Employment of database administrators is projected to grow 10 percent from 2019 to 2029, much faster than the average for all occupations. Growth in this occupation will be driven by the increased data needs of companies across the economy.

Source: U.S. Bureau of Labor Statistics: Office of Occupational Statistics and Employment Projections

Why Inver Hills?

Completing your Computer Science Transfer Pathway (A.S.) obligations at Inver Hills is smart on several key levels:

  1. You will receive an excellent education with one-on-one interactions with computer science faculty
  2. You will benefit from small class sizes while developing the practical, real-world skills needed for a career as a computer programmer, software developer, software engineer, computer scientist, web developer, database administrator and more
  3. You will save money and continue your academic and professional careers with far less student debt

On a national scale, student loan debt has mushroomed to $1.53 trillion with 44.7 million borrowers and an average loan debt topping $37,000. Minnesota’s average debt per borrower in 2020 was $33,400, according to

Tuition and fees for one year at Inver Hills costs less than $5,500.² Compare that to $15,000 to $20,000 at a four-year school, or $40,000 to $50,000 at a private college or university. You can complete your first two years at Inver getting a topflight education working directly with computer science faculty and then transfer to a four-year university with junior-year status all while saving thousands of dollars.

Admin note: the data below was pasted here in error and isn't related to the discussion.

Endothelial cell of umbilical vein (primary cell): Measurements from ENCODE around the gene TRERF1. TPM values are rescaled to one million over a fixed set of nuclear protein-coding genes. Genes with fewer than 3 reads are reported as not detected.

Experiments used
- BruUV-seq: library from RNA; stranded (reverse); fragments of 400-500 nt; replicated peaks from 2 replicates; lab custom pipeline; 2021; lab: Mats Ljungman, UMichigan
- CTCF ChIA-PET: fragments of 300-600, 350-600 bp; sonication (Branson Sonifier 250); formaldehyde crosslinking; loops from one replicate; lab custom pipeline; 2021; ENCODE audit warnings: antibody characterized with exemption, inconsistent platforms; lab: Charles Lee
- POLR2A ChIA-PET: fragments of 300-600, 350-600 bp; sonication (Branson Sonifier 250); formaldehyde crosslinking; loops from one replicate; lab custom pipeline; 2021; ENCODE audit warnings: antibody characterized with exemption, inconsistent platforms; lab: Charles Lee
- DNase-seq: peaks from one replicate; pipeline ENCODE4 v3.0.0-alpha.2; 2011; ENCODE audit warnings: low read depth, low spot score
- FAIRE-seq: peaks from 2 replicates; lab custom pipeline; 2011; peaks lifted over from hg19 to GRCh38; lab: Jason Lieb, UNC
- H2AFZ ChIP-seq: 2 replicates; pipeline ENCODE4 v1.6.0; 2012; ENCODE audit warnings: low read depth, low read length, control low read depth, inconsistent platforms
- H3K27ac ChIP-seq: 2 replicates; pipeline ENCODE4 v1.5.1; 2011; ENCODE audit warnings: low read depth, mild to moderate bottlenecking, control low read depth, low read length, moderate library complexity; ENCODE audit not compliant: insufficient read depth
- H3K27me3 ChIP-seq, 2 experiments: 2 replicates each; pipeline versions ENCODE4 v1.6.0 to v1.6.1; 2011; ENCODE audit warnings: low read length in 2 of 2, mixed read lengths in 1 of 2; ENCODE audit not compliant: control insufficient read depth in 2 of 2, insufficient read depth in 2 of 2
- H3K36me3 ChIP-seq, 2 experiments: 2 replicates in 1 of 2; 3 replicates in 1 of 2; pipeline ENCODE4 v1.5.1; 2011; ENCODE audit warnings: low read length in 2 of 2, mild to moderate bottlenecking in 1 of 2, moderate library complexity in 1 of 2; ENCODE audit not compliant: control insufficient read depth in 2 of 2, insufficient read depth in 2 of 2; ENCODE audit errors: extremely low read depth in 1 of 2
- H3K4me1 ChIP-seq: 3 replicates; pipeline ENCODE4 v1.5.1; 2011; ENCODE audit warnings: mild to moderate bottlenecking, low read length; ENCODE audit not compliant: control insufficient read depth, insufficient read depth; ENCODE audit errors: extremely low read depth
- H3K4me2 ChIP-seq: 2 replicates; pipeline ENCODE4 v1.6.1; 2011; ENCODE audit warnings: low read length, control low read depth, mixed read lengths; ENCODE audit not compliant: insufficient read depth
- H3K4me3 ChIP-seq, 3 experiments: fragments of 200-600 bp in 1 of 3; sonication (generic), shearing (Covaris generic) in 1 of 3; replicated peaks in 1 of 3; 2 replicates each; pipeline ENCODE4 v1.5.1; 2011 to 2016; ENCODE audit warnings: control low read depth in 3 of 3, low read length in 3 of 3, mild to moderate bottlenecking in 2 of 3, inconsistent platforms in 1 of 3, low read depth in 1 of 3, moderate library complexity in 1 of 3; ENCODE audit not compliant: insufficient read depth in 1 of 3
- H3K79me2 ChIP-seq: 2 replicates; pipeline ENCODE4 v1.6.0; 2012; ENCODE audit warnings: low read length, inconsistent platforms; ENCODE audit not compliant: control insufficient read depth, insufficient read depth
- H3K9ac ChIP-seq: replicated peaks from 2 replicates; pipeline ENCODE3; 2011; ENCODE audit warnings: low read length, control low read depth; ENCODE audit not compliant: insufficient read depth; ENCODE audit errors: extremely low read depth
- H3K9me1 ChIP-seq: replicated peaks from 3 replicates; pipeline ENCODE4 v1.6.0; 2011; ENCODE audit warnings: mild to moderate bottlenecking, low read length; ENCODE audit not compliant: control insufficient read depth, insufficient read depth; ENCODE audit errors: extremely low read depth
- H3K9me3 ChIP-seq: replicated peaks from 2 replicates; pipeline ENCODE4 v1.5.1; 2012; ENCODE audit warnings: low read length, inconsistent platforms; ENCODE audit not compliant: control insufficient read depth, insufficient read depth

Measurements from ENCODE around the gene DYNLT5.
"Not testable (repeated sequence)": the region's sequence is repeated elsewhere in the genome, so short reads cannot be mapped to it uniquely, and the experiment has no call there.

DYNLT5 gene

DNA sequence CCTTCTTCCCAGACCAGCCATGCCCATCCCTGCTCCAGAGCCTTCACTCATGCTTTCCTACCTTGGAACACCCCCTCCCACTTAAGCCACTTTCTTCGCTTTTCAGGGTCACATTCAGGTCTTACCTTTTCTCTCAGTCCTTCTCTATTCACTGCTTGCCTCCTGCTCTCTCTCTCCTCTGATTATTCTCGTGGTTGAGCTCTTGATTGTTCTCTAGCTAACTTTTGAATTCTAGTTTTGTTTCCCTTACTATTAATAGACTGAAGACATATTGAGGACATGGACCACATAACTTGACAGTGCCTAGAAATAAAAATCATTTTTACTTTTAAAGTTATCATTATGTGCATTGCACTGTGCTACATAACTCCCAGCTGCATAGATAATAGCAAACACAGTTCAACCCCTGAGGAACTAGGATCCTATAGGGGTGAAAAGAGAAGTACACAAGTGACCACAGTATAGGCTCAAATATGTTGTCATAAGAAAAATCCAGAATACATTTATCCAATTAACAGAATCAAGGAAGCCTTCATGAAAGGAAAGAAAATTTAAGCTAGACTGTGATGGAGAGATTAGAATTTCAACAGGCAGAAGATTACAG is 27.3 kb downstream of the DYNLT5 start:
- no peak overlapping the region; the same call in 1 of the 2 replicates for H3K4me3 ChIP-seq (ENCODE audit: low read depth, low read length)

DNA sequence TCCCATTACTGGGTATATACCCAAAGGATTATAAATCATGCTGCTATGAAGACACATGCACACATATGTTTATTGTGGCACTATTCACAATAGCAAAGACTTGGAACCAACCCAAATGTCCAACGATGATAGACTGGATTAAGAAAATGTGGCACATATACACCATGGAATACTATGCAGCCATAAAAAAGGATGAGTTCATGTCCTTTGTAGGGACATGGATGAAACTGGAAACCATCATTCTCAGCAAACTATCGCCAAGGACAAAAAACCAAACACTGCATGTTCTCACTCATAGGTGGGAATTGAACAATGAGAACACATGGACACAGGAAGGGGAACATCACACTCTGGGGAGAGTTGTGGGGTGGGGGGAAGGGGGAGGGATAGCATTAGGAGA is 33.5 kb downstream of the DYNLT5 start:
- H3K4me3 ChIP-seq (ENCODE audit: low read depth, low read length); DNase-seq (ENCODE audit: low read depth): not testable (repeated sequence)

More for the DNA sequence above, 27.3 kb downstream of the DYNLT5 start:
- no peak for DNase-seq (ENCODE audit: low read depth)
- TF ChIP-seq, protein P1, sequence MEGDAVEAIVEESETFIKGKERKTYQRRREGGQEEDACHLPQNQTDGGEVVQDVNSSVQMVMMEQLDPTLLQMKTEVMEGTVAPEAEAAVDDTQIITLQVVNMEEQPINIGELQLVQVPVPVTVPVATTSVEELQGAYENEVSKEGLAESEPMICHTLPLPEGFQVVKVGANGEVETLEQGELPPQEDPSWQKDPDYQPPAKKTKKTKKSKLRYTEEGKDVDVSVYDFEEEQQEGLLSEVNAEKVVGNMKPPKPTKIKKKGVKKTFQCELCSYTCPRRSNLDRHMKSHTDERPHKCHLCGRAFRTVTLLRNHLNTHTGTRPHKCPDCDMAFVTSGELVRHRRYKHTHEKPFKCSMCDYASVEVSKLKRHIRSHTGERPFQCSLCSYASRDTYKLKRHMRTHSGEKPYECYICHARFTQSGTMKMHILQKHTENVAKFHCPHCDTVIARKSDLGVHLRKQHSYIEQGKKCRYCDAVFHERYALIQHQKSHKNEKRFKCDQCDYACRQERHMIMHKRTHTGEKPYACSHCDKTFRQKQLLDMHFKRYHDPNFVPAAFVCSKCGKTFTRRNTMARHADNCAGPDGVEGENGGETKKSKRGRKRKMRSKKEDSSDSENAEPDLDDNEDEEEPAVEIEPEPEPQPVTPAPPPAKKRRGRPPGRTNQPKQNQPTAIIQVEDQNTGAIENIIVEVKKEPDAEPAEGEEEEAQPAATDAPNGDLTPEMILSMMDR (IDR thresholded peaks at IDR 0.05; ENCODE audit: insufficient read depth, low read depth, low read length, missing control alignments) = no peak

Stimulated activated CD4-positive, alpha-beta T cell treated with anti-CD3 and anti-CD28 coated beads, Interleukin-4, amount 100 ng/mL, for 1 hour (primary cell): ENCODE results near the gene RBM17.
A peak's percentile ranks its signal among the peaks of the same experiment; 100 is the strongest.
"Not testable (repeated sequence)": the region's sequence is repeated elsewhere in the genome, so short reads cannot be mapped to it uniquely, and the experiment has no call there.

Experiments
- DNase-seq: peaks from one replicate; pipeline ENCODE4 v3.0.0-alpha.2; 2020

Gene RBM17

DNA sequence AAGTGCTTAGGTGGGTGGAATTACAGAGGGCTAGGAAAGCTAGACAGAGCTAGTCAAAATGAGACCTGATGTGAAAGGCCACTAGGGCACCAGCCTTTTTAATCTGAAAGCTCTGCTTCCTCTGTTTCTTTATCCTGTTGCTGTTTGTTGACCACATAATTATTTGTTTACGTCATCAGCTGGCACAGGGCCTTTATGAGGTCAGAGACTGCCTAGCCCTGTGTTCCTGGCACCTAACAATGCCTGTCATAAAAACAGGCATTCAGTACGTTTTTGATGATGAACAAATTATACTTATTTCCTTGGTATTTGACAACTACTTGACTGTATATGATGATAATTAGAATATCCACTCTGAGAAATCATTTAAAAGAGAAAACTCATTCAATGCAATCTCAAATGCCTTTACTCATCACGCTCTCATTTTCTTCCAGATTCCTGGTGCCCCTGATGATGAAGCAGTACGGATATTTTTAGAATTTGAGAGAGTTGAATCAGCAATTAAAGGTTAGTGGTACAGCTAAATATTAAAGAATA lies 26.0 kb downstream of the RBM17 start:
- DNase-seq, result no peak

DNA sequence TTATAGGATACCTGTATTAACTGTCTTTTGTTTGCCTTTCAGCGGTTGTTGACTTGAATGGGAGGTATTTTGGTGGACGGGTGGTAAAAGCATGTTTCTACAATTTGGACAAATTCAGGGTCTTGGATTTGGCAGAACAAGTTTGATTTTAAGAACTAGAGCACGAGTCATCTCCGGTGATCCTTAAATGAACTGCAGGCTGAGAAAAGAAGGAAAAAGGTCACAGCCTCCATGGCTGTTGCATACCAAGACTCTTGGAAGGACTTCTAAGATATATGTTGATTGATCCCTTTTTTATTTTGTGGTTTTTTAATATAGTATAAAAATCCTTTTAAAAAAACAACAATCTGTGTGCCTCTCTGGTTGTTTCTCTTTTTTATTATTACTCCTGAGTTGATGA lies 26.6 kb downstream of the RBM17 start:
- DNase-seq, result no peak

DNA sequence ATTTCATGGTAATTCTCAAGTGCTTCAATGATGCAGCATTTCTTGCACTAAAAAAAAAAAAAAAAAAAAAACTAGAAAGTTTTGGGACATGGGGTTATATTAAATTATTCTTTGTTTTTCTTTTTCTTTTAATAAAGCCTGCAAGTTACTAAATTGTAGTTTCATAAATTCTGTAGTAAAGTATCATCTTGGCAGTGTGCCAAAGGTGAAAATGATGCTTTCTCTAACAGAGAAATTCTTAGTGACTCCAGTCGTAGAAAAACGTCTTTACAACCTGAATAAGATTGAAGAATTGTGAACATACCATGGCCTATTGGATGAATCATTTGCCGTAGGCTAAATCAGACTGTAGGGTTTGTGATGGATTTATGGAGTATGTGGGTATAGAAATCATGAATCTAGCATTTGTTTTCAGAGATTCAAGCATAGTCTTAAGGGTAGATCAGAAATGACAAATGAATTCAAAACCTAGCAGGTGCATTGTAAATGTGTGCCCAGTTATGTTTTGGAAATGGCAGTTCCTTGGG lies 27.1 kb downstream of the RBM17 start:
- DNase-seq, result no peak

Learn more about Computer Science at Inver Hills by contacting:

John Jeries
Computer Science Faculty

Ben Franske
Network Technology and Security Faculty

Admissions Team
College Center

¹ The Computer Science A.S. Transfer Pathway paves the way for transfer to the following majors at Minnesota State universities:
Bemidji State University: Computer Science: BS
Metropolitan State University: Computer Science: BS
Minnesota State University, Moorhead: Computer Science: BS
Southwest Minnesota State University: Computer Science: BS
St. Cloud State University: Computer Science: BS
Winona State University: Computer Science: BS (Bioinformatics Emphasis, Computer Information Systems Emphasis or Human Computer Interaction Emphasis)
² Source: Tuition and Fees Chart: Minnesota: 2019–2020